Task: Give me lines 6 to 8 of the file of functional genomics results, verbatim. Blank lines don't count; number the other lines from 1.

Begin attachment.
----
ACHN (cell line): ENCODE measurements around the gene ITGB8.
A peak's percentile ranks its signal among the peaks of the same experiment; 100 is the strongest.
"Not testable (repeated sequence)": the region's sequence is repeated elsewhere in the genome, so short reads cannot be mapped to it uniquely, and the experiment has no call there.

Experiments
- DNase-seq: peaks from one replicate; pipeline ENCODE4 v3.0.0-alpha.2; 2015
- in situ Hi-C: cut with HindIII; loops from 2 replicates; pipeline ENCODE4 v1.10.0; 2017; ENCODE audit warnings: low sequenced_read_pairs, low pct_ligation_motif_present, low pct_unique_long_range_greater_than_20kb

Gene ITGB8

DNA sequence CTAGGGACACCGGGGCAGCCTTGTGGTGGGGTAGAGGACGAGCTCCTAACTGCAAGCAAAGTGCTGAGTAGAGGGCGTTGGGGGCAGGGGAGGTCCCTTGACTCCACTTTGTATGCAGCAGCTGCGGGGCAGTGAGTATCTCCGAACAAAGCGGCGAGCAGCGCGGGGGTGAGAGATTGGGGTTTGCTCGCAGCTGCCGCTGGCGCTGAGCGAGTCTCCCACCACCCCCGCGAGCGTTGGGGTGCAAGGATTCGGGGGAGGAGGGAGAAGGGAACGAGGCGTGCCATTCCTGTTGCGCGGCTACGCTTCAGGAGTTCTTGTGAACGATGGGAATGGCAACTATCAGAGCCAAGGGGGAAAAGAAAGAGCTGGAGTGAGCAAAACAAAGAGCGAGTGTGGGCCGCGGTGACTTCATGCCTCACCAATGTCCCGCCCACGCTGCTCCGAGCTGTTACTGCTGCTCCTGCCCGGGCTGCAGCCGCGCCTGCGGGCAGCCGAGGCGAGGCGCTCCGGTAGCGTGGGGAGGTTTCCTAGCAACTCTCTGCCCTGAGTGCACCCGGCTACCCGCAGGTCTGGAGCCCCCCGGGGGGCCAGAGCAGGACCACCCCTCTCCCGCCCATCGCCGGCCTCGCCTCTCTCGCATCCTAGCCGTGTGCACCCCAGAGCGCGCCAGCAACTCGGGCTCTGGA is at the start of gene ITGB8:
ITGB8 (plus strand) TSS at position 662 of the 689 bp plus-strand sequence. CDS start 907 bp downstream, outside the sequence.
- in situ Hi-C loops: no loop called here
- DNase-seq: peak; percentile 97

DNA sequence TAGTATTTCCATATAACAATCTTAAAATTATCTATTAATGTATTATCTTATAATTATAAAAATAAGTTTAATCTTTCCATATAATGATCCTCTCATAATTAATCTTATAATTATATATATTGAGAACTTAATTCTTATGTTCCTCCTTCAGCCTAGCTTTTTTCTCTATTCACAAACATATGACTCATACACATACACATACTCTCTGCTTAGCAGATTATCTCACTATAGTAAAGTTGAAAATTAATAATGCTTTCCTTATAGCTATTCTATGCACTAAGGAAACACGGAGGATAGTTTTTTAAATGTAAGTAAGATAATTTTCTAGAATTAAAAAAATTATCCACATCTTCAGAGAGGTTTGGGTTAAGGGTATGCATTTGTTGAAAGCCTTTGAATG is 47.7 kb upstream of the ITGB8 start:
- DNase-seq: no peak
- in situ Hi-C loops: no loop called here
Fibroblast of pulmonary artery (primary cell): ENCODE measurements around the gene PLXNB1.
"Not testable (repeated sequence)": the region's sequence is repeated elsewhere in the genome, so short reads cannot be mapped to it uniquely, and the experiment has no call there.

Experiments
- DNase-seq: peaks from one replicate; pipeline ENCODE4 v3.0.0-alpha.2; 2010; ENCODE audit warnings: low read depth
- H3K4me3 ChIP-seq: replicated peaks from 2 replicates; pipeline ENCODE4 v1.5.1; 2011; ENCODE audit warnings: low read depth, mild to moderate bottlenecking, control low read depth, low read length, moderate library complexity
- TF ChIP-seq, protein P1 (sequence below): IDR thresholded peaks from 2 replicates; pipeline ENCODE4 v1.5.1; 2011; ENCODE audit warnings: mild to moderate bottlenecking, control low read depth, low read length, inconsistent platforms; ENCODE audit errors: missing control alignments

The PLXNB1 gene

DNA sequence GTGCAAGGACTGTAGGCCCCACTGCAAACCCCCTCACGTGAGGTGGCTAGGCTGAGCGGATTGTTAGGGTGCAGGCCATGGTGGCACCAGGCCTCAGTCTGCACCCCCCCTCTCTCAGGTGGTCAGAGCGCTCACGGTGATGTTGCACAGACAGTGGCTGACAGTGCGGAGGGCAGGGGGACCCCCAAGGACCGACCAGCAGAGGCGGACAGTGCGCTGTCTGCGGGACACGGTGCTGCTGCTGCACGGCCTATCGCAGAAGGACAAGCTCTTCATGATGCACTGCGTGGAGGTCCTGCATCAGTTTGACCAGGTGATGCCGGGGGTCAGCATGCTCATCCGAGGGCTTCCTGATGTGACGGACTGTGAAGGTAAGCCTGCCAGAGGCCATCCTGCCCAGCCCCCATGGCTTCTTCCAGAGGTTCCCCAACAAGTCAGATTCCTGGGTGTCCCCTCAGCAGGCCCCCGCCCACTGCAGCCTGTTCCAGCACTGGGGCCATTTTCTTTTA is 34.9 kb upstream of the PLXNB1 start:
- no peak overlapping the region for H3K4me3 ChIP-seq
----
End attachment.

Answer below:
- in situ Hi-C: cut with HindIII; loops from 2 replicates; pipeline ENCODE4 v1.10.0; 2017; ENCODE audit warnings: low sequenced_read_pairs, low pct_ligation_motif_present, low pct_unique_long_range_greater_than_20kb

Gene ITGB8

DNA sequence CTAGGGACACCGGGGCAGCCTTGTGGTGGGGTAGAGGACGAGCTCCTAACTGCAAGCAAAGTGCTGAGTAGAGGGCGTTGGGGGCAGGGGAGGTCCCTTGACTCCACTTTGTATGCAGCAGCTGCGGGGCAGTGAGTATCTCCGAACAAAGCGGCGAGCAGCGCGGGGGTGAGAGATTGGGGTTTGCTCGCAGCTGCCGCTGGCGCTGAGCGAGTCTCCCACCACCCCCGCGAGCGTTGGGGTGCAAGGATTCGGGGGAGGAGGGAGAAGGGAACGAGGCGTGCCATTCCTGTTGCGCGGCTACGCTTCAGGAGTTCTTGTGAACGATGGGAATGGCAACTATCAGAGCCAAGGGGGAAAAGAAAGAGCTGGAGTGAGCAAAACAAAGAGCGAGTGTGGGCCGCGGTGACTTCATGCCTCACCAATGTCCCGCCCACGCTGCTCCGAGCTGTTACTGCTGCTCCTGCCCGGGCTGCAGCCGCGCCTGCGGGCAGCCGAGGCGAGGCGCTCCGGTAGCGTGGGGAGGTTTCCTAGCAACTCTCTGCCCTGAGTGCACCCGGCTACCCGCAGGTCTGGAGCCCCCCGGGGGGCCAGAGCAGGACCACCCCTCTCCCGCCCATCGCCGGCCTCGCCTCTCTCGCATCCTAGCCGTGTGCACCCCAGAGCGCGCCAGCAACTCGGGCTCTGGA is at the start of gene ITGB8: